Despite the many big promises of big data there is big disappointment that our companies are not truly data-driven. A critical part of that sad reality is that our executives don’t rely on data they receive, usually dashboards, as much as they should – and it is not their fault, it might be yours.
There is a profoundly simple reason, and it is heartbreaking.
Consider this... Who has access to data and the skills to analyze the data and understand causal factors related to performance? The Analyst. Who has the power to make decisions and galvanize the organization into action? The CXO. Or perhaps an appropriately higher up executive.
Here’s a handy-dandy visual.
If this asymmetry in analytical ability exists, why do we deliver dashboards that contain just data to our executives? And not just data, but all data, at six font-size, with tiny charts and graphs that can fit an A4 sized paper?
If our executives don’t have the analysis skills, knowledge of on the ground context (which you do), or have spent time collecting insights (which you have), why deliver data pukes to them?
Why is the vast majority of the space in our dashboards (which are a critical decision making tool) not words in English, rather than numbers?
My recommendation is that 50% of the dashboard should be words in English, covering three key elements:
Not a repetition of what the data already says. (As you can see graph one shows that visits in Sept. are down by 4%. They can see it, the graph is right there!!) Rather, what caused graph one to be up or down – the reasons for the performance identified by your analysis and causal factors.
2. Recommendations for Action.
What action should the CXO take?
These will sound like: Metric x is down because of our inability to take advantage of trend y and hence I recommend we do z. Or: We missed our target for customer satisfaction because our desktop website performs horribly on mobile platforms hence we should create a mobile friendly website. Or: While revenue is up by 48% profits have plunged by 80% because of our aggressive shift from to Cost Per Click as the God metric, this has brought increased sales of our loss leading products. The problem is further compounded by our reliance on last-click conversion tracking. I recommend a shift to Profit Per Click and Avinash Kaushik's custom attribution model. A do this specific thing list.
3. Business Impact.
What will be the impact on the business if the CXO accepts your recommendation and the business takes action?
I almost never see this. A small part of the problem is that Analysts often don't have the skills to compute impact of the recommended actions. A bigger part is that it is actually quite a bit of effort to compute impact. But, what better way to create a sense of urgency than tell the CXO what the expected outcome will be if they do based on your insights and recommended actions?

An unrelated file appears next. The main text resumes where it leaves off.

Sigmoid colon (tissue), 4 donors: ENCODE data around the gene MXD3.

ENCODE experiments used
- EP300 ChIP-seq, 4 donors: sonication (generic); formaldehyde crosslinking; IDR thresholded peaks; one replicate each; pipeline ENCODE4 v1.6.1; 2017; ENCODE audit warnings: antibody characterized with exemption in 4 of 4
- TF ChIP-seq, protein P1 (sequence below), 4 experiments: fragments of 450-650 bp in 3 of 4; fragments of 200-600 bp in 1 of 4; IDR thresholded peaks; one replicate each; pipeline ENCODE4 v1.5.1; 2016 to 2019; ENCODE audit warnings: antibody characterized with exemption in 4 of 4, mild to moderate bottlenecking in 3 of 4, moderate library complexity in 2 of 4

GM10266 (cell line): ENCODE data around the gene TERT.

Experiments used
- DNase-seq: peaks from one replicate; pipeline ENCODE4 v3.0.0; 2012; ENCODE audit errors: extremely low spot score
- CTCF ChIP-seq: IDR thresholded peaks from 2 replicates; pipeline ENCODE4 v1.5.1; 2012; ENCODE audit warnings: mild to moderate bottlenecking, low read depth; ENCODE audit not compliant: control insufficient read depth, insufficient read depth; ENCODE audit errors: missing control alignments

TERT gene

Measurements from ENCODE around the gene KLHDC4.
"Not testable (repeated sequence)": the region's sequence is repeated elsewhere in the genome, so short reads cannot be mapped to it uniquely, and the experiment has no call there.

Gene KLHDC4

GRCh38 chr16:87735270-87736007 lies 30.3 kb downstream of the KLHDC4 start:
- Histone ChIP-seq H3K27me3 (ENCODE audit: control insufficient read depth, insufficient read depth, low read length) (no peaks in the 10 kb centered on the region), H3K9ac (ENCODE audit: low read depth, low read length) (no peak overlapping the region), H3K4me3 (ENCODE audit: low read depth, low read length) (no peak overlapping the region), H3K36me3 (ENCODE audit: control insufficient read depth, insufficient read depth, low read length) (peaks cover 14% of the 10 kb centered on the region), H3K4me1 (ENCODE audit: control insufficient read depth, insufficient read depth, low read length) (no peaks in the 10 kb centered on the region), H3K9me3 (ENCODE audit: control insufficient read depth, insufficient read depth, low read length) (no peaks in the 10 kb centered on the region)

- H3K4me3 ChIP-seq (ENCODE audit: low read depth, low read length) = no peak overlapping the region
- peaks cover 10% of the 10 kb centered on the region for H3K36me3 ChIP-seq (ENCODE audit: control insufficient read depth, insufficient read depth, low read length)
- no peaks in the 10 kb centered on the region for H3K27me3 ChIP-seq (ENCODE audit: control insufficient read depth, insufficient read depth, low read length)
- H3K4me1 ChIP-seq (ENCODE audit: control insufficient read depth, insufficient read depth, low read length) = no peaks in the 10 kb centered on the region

Here’s a graphic you can keep as a reference/reminder:
As Marketers, Product Managers, Analysts, HR Professionals, Mid-level Managers, Customer Service Insights Leads, have the skills, knowledge and access to information to convert it into a strategic asset for our company. But that won’t happen unless we realize that output of our brilliance needs to be expressed not in numbers, rather it needs to be in English (/Urdu/Mandarin/Norwegian/Swahili).
Are your dashboards custom data pukes and hence just, best case, inform… or do they contain, even emphasize, IABI to drive action?
Closing Thoughts: Rules for Revolutionaries.
Five specific rules for revolutionaries looking to create magnificent dashboards:
- Dashboards are not reports. Don't data puke. Include insights. Include recommendations for actions. Include business impact.
- NEVER leave data interpretation to the executives (let them opine on your recommendations for actions with benefit of their wisdom and awareness of business strategy).
- When it comes to key performance indicators, segments and your recommendations make sure you cover the end-to-end acquisition, behavior and outcomes.
- Context is everything. Great dashboards leverage targets, benchmarks and competitive intelligence to deliver context. (You'll see that in above examples.)
- This will be controversial but let me say it anyway. The primary purpose of a dashboard is not to inform, and it is not to educate. The primary purpose is to drive action!
Hence: List the next steps. Assign responsibility for action items to people. Prioritize, prioritize, prioritize. Never forget to compute business impact.
Did you ever imagine that the answer to all your data problems is the English language? It really is.
I wish you happy dashboarding!
Bonus: Need inspiration? See examples of the best dashboards in this article on my blog: http://zqi.me/dashtips